SATURDAY, Dec. 15 (HealthDay News) -- If you want to burn fat
and lose weight, aerobic exercise beats resistance training, a new
"We not trying to discourage people from resistance training," said study author Leslie Willis, clinical research coordinator at Duke University Medical Center and an exercise physiologist.
Previous studies have shown that resistance training has many
benefits, including improving blood sugar control, she said, but
the effects of it on fat reduction have not been conclusive.
The new study, published Dec. 15 in the
Journal of Applied Physiology, compared resistance training
to aerobic exercise to determine which is best for weight and fat
The new study results suggest for people short on time, focusing
on aerobic exercise is the best way to lose weight and fat, Willis
Willis' team assigned 234 middle-aged men and women, all
overweight or obese, to one of three groups for the eight-month
study. The resistance-training group worked out three times a week,
with instructions to exercise about three hours total. They used
eight different weight machines.
The aerobic group put in about 12 miles a week on elliptical
machines or treadmills, putting in about 133 minutes a week, or
about 2 1/4 hours.
The combination group worked out three days a week, putting in
the combined effort of the resistance training and the aerobic
In all, 119 finished the study. Those who did aerobic exercise
or the combination reduced total body mass and fat mass more than
those in the resistance group, but they were not substantially
different from each other, Willis said.
For instance, the aerobic only group lost 3.8 pounds and the
combination group lost 3.6 pounds.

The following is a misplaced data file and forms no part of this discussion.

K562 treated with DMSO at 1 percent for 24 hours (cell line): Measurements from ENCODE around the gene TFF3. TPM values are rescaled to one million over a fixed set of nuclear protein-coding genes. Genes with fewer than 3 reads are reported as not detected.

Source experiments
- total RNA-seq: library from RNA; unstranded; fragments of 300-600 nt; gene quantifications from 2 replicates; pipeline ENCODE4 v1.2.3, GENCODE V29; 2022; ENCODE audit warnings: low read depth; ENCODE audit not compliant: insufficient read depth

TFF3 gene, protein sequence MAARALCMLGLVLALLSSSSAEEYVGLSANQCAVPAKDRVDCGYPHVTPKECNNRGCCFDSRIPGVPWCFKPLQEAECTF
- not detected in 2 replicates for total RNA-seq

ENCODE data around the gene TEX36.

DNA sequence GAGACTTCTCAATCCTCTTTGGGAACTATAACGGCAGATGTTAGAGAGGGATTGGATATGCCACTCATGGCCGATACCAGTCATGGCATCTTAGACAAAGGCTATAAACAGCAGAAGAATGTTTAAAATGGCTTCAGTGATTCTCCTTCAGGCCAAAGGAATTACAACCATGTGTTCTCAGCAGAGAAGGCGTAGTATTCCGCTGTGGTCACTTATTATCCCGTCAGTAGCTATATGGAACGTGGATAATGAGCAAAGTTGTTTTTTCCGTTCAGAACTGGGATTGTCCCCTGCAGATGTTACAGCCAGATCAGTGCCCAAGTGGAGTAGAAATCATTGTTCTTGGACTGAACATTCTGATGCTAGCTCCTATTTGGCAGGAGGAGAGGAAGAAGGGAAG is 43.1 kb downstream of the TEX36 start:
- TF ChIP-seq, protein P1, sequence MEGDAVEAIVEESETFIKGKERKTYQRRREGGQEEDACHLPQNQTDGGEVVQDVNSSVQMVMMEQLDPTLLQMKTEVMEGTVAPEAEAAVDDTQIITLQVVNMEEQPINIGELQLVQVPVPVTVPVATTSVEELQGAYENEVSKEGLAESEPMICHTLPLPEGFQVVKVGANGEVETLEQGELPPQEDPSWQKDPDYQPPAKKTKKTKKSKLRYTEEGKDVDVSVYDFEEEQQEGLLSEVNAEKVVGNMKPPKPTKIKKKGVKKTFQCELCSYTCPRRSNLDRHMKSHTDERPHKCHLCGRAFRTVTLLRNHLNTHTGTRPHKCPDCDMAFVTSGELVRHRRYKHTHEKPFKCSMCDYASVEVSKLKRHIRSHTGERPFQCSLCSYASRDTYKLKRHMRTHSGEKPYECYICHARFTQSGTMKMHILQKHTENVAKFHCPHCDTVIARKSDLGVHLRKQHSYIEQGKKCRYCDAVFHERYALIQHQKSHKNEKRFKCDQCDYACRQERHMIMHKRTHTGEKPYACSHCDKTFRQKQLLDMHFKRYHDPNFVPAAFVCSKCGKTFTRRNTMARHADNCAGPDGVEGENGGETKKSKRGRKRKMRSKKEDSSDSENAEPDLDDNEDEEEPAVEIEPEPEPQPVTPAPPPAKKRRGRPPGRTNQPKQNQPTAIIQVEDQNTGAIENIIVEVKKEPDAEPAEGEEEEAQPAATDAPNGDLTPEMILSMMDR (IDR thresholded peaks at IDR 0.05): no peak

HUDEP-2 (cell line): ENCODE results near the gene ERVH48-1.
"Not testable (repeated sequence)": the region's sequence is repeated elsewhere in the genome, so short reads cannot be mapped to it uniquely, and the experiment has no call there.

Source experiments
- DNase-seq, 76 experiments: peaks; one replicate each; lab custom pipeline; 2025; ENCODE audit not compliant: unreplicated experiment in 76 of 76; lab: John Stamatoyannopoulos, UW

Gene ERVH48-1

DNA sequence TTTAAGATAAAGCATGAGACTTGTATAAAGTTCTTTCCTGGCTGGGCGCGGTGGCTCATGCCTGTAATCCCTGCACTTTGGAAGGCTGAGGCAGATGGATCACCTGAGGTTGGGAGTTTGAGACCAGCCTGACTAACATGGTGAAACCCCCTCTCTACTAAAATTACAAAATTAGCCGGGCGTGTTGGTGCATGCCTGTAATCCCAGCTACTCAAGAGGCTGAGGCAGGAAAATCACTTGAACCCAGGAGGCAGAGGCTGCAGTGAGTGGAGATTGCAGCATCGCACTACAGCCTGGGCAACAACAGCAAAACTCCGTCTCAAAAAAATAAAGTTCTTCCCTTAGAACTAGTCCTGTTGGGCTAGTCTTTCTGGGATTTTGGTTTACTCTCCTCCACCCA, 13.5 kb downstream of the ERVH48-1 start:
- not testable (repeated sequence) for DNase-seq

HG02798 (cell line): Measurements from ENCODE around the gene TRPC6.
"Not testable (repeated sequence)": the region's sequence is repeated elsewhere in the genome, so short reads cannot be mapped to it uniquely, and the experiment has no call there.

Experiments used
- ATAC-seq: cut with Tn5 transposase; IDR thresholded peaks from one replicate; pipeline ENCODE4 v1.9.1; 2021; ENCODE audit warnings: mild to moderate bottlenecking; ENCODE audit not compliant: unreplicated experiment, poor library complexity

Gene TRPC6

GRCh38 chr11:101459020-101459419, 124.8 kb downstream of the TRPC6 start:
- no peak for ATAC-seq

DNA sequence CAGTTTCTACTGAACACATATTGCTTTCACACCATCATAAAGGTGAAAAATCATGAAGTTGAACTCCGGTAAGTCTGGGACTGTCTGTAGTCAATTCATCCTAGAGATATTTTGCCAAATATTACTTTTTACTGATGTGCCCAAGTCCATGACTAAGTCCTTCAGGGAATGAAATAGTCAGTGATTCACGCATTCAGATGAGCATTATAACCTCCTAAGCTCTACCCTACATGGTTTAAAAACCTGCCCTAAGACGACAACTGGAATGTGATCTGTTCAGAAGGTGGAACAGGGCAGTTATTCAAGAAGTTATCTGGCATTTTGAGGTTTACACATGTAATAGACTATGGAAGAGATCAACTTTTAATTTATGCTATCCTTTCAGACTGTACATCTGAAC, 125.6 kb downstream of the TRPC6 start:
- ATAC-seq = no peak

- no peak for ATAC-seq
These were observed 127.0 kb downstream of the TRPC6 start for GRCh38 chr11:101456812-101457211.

The combination group did notice the largest reduce in waist
circumference. A large waist (over 35 inches in women, over 40 in
men) is a risk factor for heart disease and other problems.
The combination group ''did double the time commitment without
significantly improving the result over the aerobic group alone for
fat mass," Willis noted.
"If fat mass is something a person wants to target, I would say your most time-efficient method would be to focus on the cardiovascular exercise," she said.
"Resistance training did increase lean mass, but it doesn't change fat mass, so the pounds didn't change," she said.
Dr. Timothy Church, director of preventive medicine research at
Pennington Biomedical Research Center in Baton Rouge, La., said
experts have known that "aerobic exercise really helps with weight
However, he said, the study results are no reason to dismiss
resistance training. People lose muscle mass as they age, he said,
and resistance training, which helps maintain muscle strength, can
help with quality-of-life issues.
It can help people perform such small but important everyday
tasks as lifting their grandchildren and getting luggage into
overhead bins on airplanes, he said.
To learn more about aerobic exercise, visit the
Georgia State University.
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